In 2003, I began studying eyewitness accounts of strange flying creatures in Papua New Guinea. As a forensic (legal) videographer, I had produced day-in-the-life and settlement documentaries for attorneys, and had an eye for witness credibility in video recordings. I was greatly impressed by the videotaped testimonies of natives on Umboi Island (4), where the name for a large nocturnal flying creature is “ropen” (not to be confused with “byung,” which refers to the Flying Fox fruit bat).
Ropen Expeditions in Papua New Guinea
By late-2004, I had interviewed three Western eyewitnesses who had seen giant pterosaur-like animals flying in the southwest Pacific. They confirmed to me what I had learned from the videotaped interviews of natives of Umboi: Giant pterosaurs live in Papua New Guinea and Australia. I explored (5) Umboi Island before the end of the year and interviewed many natives. I returned to the United States convinced that “ropen,” “indava,” and “wawanar” refer to the same kind of giant nocturnal flying creature, perhaps even the same species. Descriptions strongly suggest a Rhamphorhynchoid (long-tailed) pterosaur. Amazing!
Also amazing is the bioluminescence, for many (if not all) of these large nocturnal flying creatures seem to control a bright glow that helps them catch fish or other food on reefs. On Umboi Island, it appears that one dominant ropen moves from one reef to another, around the island, on various nights. It shines brightly for five to six seconds, apparently just before landing (perhaps another purpose for the glow: to help it to land safely). It has been seen by many islanders and by a few Western visitors.
The bioluminescence of modern ropens may cause natives of Papua New Guinea to associate the creatures with fire. This may also have caused the ancient Israelites to label a similar creature with “fiery.” These more-direct interpretations of “fiery” and “flying” suggest that we interpret “serpent” indirectly: only somewhat like a venomous long-tail snake. (Yes, there is a case for Rhamphorhynchoid venom, cryptozoological though it may be.)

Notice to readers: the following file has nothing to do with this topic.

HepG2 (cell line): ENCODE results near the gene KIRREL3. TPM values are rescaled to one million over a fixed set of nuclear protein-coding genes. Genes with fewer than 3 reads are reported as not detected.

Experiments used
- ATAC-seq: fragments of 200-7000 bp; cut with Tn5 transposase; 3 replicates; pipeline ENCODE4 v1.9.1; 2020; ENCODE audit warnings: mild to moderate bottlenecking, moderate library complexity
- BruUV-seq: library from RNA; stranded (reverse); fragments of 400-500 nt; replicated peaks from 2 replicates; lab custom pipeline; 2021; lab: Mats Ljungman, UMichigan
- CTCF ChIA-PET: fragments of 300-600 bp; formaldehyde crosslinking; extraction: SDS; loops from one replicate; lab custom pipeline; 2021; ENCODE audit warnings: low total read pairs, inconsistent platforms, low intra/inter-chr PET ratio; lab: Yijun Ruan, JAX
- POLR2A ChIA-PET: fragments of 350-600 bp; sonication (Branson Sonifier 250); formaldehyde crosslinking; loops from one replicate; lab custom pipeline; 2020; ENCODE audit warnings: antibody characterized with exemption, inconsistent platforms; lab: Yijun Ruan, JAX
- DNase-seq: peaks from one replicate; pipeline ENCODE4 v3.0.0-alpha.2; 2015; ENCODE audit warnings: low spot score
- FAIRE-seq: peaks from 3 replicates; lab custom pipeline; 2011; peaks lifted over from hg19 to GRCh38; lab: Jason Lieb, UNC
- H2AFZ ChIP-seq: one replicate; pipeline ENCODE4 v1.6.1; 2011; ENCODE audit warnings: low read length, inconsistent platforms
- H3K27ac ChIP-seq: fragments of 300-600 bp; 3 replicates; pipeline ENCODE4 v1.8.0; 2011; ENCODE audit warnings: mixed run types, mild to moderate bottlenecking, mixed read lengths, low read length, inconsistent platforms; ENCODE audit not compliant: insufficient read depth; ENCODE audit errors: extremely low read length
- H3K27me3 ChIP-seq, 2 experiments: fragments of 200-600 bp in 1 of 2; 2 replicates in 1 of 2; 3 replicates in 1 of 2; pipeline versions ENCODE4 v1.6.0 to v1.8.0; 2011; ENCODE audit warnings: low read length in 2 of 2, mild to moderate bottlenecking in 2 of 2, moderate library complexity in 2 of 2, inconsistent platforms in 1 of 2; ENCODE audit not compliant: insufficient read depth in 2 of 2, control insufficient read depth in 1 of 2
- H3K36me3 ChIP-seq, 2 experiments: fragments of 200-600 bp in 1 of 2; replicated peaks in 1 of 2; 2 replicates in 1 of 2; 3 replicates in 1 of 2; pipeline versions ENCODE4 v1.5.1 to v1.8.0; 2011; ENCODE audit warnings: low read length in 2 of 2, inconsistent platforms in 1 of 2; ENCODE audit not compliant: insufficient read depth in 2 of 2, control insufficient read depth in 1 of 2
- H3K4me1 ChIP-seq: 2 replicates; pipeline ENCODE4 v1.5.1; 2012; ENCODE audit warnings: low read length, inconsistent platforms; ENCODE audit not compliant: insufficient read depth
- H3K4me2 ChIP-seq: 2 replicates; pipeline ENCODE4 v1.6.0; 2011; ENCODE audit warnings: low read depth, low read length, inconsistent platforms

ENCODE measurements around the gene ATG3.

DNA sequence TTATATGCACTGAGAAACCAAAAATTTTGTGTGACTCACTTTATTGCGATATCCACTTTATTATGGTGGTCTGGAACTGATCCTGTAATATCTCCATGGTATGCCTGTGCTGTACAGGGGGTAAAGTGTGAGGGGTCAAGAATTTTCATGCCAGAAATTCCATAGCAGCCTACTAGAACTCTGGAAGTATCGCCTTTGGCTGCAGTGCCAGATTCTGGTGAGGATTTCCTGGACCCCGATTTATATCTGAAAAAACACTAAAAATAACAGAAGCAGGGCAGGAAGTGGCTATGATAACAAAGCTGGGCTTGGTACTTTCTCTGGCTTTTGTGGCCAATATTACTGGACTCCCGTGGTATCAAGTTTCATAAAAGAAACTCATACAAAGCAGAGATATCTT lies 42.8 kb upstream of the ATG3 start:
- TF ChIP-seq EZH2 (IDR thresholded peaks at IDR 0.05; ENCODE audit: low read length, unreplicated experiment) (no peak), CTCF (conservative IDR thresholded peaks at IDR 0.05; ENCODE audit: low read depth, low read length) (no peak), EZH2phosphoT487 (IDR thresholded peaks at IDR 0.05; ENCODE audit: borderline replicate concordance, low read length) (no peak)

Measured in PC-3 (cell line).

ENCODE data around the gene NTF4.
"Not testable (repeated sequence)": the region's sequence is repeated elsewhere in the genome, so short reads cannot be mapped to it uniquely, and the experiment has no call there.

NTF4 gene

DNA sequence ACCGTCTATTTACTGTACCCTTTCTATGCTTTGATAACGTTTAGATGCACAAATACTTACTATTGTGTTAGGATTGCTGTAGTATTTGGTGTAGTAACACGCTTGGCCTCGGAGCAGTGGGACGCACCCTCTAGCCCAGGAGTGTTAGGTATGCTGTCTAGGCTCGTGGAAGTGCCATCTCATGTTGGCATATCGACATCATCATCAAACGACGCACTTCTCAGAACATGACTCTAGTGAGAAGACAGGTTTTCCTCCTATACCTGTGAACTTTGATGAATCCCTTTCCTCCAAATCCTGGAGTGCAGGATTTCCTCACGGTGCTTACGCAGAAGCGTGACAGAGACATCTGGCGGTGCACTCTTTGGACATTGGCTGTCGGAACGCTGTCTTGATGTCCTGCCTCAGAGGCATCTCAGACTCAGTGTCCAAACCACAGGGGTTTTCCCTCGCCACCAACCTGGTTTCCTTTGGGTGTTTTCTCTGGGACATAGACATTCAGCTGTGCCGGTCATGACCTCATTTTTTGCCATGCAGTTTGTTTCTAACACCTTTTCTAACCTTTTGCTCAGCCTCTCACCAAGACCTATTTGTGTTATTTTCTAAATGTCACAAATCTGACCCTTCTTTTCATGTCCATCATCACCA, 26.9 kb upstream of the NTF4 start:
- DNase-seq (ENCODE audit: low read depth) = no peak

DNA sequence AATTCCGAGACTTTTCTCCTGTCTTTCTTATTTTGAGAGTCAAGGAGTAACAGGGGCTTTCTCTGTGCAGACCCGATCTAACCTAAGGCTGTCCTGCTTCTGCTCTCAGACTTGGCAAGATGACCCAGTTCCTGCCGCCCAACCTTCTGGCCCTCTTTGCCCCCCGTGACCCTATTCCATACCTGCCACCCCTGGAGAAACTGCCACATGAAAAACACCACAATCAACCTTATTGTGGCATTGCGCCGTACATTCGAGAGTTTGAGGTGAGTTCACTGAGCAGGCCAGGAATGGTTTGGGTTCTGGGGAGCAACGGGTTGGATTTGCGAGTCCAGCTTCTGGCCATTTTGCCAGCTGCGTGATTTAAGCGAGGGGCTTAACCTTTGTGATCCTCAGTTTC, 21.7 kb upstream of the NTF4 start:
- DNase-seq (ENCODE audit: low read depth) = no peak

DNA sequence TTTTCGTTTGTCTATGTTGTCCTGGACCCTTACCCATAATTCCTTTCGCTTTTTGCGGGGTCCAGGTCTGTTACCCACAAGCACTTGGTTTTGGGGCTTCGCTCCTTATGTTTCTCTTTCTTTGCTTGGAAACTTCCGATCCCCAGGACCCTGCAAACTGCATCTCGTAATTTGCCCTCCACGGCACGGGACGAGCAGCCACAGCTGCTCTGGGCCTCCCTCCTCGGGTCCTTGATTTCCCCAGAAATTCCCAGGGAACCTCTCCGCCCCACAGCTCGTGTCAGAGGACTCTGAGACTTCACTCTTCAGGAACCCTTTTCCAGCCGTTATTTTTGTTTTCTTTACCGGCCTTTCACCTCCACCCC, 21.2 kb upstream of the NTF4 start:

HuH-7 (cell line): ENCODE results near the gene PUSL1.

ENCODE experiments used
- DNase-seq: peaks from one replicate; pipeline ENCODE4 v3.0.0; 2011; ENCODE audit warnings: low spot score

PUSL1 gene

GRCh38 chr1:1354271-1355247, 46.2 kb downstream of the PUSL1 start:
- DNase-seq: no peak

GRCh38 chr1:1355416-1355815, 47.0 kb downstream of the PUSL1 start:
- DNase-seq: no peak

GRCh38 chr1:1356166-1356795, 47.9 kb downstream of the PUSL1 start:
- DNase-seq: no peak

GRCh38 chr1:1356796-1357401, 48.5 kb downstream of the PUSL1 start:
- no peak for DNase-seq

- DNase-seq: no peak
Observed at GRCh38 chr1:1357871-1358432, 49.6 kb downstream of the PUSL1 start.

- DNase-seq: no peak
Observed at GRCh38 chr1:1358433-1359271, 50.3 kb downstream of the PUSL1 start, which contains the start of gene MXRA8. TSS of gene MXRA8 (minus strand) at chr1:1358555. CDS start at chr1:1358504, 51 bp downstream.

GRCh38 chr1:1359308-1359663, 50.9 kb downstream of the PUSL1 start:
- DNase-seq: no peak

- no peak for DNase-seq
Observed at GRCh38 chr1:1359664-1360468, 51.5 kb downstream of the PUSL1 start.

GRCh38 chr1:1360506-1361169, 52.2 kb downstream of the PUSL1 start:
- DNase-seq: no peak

But why would the people of Moses label a winged creature with a name that included “serpent?” Consider a long-tailed lizard. Even with flaps of skin that allow gliding down from a tree, flying lizards have four legs, allowing that kind of animal to run on the ground. It is even less like a (long-tailed) Rhamphorhynchoid pterosaur. And what “flying” lizard could kill with venom? “Serpent” pulls out any feather-association of birds, inserts a snake-like tail, and injects venom into the association. For a living thing that flies, that one word gives us three attributes, not bad for one word, notwithstanding the animal itself seems to have been a non-snake, according to modern technical classification.
Having raised many reptiles in my younger years, I understand the fascination some modern biologists have with true snakes. But I think it is too much, for even the skinniest snake, to ask it to fly through this narrow flaming hoop, the traditional and apparently safe interpretation. We need to examine more closely “flying” and “fiery.”
After my expedition on Umboi Island, I met an American who had explored another area of Papua New Guinea a few years earlier. He had also searched for this creature in a remote jungle and, like me, had failed to see one. But he interviewed an old man whose nephew had died after being attacked by a glikioik (pronounced glee-key-oh-eek) . The flying creature had followed the man as he carried the boy to a clinic, but before they had arrived (the creature having given up the pursuit), unfortunately, the boy went into convulsions and died. The uncle told my associate that his nephew had no obvious wound or injury on the body.
If this story of the attack by a glikioik were all we had about the dangers of strange flying creatures, I could doubt. But there are other accounts of human death from large flying creatures in Papua New Guinea (6). In addition, we have non-Biblical ancient accounts of dangerous flying creatures in northern Africa and in what is now called the “Middle East.” All these suggest that the ancient Israelites had encountered venomous Rhamphorhynchoid pterosaurs. The Israelites may have named them with “serpent” because, with wings folded up while at rest, the creatures with long tails may have somewhat resembled serpents.
1 “The Bible and Pterosaurs,” John Goertzen
2 Apparent Rhamphorhynchoid pterosaur observed by a psychologist
3 Glowing creatures videotaped in Papua New Guinea
4 Eyewitnesses of ropen on Umboi Island
5 Whitcomb Expedition of 2004 to Umboi Island, Papua New Guinea
6 Pterodactyl Kills Fisherman in northern Papua New Guinea
Also: Creation Research Society Quarterly: Woetzel’s paper “The Fiery Flying Serpent”
The best-selling non-fiction cryptozoology book that has a special emphasis on sightings of apparent pterosaurs—that is Live Pterosaurs in America, third edition (usually at a discount on Amazon).